Wednesday, July 29, 2015

Six-Bear Day!

Greetings Everyone,

"On the road again
Goin' places that I've never been
Seein' things that I may never see again
And I can't wait to get on the road again"

Willie Nelson's and Johnny Cash's immortal song kept playing through my head as we set out on the next leg of our adventure.  We left Denali National Park on July 6 and headed south soaking up our last views of Denali, "The Great One".  

Last view of "The Great One"

We stopped for the night in Talkeetna from which mountain climbers stage their quest for Denali, North America's highest peak.  The next day we decided to leave the main highway and took an alternate route over Hatcher Pass on a gravel road.  We were fine in our SUV, now named Fuzzy but would Chuck and Judy's camper van GAX make it?  The road turned out fine and on the other side was an unexpected find, Independance Mine State Historical Park.  Gold was discovered here in the late 1900's and in its heyday the mine encompassed 27 structures and employed over 200 men.

Independence Mine State Historical Park

We joined the Glenn Highway and continued east past the impressive Matanuska Glacier.  For a mere $20 per person we could drive Fuzzy to the toe of the glacier and hike out on the slippery ice.

Matanuska Glacier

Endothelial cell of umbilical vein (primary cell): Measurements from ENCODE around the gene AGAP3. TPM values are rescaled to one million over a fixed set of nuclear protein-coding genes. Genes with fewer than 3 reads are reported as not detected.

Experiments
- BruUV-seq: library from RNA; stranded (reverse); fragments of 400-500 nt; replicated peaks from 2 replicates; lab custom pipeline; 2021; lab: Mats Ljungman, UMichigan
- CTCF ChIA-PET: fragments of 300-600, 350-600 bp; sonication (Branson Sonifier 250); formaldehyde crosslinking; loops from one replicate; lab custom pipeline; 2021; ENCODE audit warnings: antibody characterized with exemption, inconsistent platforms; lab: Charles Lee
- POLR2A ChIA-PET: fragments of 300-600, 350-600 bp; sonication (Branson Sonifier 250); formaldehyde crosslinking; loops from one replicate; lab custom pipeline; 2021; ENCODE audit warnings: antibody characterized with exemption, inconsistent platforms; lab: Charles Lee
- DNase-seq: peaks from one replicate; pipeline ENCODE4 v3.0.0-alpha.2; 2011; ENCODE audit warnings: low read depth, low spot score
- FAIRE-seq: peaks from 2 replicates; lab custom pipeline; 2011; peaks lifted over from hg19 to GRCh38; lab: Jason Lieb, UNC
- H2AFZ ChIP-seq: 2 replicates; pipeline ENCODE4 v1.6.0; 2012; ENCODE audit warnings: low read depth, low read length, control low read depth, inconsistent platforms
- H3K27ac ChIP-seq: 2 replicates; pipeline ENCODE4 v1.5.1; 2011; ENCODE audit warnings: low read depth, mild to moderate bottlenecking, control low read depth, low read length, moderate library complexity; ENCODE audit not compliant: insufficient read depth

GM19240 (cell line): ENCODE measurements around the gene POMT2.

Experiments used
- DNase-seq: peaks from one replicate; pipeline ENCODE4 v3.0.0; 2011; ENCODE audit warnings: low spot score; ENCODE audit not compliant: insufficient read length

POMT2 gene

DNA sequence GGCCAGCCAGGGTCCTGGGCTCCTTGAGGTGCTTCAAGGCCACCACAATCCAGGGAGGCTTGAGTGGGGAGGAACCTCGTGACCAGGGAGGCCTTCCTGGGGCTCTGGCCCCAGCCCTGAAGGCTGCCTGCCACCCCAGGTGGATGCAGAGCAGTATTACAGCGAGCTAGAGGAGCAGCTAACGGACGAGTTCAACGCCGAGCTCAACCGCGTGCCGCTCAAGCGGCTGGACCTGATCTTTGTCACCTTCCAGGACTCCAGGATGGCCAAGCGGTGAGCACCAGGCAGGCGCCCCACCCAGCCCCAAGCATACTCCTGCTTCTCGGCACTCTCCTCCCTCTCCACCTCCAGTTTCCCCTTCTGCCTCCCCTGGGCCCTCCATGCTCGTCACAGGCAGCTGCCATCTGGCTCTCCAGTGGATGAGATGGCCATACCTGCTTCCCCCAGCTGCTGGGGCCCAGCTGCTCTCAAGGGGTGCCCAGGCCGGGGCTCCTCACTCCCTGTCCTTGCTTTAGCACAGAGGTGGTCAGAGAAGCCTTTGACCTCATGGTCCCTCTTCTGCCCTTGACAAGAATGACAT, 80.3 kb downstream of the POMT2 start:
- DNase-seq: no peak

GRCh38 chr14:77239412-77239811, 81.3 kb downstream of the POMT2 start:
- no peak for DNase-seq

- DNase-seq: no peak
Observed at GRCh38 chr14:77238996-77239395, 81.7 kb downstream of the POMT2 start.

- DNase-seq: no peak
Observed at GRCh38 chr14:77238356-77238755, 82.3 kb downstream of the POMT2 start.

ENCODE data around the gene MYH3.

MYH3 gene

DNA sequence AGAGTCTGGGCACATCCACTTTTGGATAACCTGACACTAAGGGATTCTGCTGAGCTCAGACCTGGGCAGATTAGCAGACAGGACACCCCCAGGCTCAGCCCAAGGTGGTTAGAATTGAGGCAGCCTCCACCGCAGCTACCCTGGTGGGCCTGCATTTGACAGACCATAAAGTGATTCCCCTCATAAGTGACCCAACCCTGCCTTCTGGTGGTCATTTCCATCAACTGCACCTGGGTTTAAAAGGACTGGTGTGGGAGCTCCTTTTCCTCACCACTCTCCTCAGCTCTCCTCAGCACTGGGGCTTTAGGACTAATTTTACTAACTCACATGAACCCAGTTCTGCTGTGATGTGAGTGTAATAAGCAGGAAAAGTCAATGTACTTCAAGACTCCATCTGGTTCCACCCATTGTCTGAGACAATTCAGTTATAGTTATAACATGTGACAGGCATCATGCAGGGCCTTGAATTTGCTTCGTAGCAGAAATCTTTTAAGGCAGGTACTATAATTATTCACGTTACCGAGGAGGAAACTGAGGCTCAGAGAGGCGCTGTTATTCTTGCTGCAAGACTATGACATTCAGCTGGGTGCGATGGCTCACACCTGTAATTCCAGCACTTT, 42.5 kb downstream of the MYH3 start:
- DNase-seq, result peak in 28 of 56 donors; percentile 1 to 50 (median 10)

Our final stop for the day was the Musk Ox farm near Palmer.  Here musk ox are raised for their wool called qiviut, the finest wool in the world.

Feeding Musk Ox Yearlings

The next day our route took us past Wrangell-St. Elias National Park where in 1989 Marc and I had encountered a wolf on the gravel road to McCarthy.  We drove this road again in the hopes of spotting more wildlife but only encountered a pair of Pacific Loons on Hard Rock Lake.  

Pacific Loon Pair
We were surprised to find many cars and people at the end of the 60-mile dirt road.  Today there is a footbridge over the Kennicott River so people can get to McCarthy where a shuttle bus takes tourists 5 miles further to the historic mining town of Kennicott.  We were out of time so we headed back without visiting either town.  The next day we left Alaska and entered the Yukon Territory of Canada. We spent the night at some cabins were the friendly owner told us that if we wanted to see wildlife to take a drive through their horse pasture across the road which was filled with soapberry bushes.  The berries were ripe attracting grizzlies down from the mountains.  We didn't see any bears that night but tried again early the next morning.  Still no bears...  Chuck and Judy wanted to see the bears so we went out a third time which proved to be a charm.  A grizzly bear was feeding on soapberries next to the dirt track!

Grizzly Bear Eating Soapberries

We continued south on the Alaska Highway to Kluane National Park.  The weather was not very cooperative but we managed to get in a few hikes between rain showers.  The first was along the Sheep Creek Trail.  At the trailhead was a memorial plaque to Christine Courtney who was killed here in 1996 by a young male grizzly.  It was a very sobering and a poignant reminder to take precautions in bear country.  We continued on with bear spray at the ready and made plenty of noise to alert the bears to our presence.  We climbed along the side of Sheep Mountain to a viewpoint where we could see the toe of the Kaskawulsh Glacier across the valley.